…those who get it, get it anyway. Those who don't, never will.”
Have you seen the ad for the new Cadillac ELR? It features a very smug 40-something actor, Neal McDonough, strolling through his Dwell magazine-perfect house, kissing his beautiful wife, high-fiving his beautiful kids, and showing off all his tastefully extravagant belongings while pontificating on the materialistic benefits of our consumer society.

“Why do we work so hard? For what? For this? For stuff?

“Other countries they work, they stroll home, they stop by the café. They take August off. Off. Why aren't you like that? Why aren't we like that? Because we're crazy driven hard-working believers, that's why.

“Those other countries think we're nuts. Whatever. Were the Wright brothers insane? , Les Paul, Ali? Were we nuts when we pointed to the moon? That's right, we went up there you know what we got? Bored. So we left. Got a car up there, left the keys in it. You know why? Because we're the only ones going back up there; that's why.

“But I digress.

“It's pretty simple you work hard, you create your own luck and you gotta believe anything is possible. As for all the stuff, that's the upside of only taking two weeks off in August. N'est-ce pas?”

If you spend as much thinking about these things as I do, you might notice that besides being beautifully shot and perfectly art-directed, this ad presents a never-before-seen amalgam of righty American exceptionalism and lefty aesthetics and eco-sensitive electric automobiles. Kind of like the ‘Madison Avenue' version of the person who says they're “socially liberal and economically conservative,” it's a mash-up of two previously mutually exclusive mindsets.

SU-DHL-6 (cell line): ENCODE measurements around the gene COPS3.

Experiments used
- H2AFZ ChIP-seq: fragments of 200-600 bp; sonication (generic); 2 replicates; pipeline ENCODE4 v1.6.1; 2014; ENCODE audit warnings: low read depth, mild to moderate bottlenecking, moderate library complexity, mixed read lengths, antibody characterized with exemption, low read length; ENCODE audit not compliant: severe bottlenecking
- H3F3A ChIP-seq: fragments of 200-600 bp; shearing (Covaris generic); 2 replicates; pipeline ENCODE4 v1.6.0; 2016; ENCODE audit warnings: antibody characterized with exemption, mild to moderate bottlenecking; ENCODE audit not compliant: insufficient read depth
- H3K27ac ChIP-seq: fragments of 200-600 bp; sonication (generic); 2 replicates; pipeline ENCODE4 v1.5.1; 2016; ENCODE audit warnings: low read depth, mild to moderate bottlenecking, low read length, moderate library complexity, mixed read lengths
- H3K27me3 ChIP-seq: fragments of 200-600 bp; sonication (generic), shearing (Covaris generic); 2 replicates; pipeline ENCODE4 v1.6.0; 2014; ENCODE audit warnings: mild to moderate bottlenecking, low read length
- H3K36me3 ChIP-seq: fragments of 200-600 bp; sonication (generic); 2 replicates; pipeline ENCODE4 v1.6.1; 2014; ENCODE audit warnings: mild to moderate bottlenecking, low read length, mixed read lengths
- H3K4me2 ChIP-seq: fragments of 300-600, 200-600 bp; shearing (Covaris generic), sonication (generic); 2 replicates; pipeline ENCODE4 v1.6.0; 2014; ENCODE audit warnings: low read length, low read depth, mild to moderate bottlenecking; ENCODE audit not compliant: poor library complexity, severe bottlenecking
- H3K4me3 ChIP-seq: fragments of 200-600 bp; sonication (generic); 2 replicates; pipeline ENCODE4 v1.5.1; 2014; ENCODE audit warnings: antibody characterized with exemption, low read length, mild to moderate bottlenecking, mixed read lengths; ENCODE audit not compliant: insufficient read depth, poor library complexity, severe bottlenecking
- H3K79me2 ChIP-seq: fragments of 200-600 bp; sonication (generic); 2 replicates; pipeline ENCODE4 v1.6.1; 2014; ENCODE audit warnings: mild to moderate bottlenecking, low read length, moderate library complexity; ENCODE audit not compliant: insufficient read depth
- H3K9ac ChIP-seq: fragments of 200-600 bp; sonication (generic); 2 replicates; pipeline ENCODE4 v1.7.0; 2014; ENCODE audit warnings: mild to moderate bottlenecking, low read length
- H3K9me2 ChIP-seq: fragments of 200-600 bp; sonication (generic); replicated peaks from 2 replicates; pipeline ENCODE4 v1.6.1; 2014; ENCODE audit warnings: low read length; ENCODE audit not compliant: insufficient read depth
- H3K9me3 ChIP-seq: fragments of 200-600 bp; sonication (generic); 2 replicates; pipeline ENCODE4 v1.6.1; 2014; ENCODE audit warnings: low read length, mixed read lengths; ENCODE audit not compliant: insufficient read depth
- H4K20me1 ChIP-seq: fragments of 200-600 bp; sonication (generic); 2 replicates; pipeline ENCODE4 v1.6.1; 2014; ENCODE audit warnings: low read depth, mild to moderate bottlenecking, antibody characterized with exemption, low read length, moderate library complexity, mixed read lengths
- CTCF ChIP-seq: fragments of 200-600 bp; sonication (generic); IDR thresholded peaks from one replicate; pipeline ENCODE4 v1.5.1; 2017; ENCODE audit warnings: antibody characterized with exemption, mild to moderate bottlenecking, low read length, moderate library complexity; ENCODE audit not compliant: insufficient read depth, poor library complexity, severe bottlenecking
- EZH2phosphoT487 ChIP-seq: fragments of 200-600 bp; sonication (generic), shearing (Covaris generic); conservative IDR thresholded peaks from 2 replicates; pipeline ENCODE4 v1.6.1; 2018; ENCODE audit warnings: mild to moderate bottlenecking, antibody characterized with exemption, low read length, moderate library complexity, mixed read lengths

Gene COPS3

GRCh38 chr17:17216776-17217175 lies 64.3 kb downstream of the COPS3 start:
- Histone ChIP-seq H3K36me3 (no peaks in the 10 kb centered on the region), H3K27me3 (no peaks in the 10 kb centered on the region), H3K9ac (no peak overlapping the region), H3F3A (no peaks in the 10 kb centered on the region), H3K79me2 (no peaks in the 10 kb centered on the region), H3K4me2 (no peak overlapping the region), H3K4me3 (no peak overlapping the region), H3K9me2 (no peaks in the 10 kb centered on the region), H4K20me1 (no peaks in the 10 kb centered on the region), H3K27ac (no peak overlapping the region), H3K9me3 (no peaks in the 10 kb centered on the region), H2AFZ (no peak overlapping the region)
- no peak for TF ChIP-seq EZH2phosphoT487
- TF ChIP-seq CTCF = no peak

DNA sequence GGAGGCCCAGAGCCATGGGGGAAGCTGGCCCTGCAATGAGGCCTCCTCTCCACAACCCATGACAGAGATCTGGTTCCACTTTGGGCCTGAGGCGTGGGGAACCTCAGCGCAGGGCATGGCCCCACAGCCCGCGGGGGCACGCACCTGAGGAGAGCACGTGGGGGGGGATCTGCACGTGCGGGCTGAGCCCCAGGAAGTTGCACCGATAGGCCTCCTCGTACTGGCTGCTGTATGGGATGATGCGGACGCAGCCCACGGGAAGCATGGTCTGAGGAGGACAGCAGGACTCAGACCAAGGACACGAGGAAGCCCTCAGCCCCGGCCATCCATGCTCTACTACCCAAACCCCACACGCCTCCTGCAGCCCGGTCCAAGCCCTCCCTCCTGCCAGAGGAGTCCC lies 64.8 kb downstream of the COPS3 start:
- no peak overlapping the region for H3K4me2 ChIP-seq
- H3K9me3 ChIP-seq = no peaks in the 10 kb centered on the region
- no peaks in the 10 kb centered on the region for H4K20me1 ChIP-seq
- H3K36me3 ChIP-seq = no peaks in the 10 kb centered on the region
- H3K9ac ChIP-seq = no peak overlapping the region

Which brings up an interesting question — exactly what is Cadillac trying to say with this spot? Is the ad tongue-in-cheek and poking ironic fun at our quest for stuff? Or is Cadillac seriously going after the specific demographic that will identify with the ad's protagonist and his beliefs?

I posted it on Facebook and got some fascinating and different points of view.

Brian Walters wrote: “I reacted to it the way I think they wanted. It was fun, cocky and impishly arrogant. The actor smirked just enough for us to know he wasn't being too literal. And I do think it is smart to have the electric car be the hero at the end. It was a surprise ending. I say kudos.”

Steve Sauls said: “My first reaction was that the ad is xenophobic and negative and that the ad was designed to appeal to a narrow, calculated market to bring them back to Cadillac from BMW, and .”

Most of my friends thought it was pretty funny. My wife and daughter hated it.


What I think is that we're seeing the next logical evolution of the phenomenon. You might remember that when it was first released, Toyota's little doorstop-shaped hybrid wedge became the instant darling of the elite – including Gwneyth Paltrow, , Bloom, , Cameron Diaz, and even Harrison . Why? Because unlike the equally efficient but visually indistinguishable Honda Civic Hybrid, the unique shape of the Prius announced to the world that its driver cared about the environment while all the prosaic Honda said was, “I'm driving a cheap car.”

I don't think Cadillac is being ironic at all. Instead, I think that what you see is what you get. What Cadillac is saying is that regardless of the rest of the world going to hell in a handbasket, you can have your cake and eat it too. Buy their new ELR and you can own all the neat toys you want, think you're and superior, AND tell the world that you care. Even if you really don't.

All in all, a pretty good deal for an MSRP of only $82,135.

(Yes, I am being ironic now. Oh, never mind…)

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